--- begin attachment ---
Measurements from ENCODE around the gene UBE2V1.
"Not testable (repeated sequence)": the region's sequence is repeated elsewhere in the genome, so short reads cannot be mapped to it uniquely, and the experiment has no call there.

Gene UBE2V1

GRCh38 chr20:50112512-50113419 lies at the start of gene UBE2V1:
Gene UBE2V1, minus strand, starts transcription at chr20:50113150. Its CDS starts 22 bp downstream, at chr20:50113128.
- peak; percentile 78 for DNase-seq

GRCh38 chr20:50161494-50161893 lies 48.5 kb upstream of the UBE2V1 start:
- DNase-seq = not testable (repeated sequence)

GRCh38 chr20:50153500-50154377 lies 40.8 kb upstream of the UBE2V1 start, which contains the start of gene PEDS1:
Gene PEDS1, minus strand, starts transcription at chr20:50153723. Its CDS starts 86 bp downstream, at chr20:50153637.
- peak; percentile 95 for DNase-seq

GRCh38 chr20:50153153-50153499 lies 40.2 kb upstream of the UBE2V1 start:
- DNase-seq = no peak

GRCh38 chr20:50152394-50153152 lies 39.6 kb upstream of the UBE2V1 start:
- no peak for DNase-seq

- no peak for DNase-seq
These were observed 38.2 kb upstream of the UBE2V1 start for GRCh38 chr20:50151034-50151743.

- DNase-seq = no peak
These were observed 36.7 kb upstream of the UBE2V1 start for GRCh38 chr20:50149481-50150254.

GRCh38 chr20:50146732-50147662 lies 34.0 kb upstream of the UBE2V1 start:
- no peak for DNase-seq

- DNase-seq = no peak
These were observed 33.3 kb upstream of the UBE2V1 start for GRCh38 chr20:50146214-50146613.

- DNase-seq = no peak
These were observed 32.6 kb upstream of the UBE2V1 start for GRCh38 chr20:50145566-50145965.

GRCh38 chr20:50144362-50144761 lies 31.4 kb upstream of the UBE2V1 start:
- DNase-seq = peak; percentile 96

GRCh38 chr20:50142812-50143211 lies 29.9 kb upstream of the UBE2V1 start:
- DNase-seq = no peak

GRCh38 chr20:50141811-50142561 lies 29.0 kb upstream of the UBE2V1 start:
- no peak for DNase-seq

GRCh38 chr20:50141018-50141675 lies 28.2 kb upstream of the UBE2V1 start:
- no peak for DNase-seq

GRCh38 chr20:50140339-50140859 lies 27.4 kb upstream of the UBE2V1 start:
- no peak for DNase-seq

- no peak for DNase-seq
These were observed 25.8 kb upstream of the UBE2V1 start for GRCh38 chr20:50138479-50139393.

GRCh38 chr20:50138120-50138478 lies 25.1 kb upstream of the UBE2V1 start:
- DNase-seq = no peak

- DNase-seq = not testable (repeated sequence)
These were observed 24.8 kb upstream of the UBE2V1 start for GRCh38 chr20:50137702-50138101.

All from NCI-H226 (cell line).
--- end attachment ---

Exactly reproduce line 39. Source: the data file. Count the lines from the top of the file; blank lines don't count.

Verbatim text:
- DNase-seq = no peak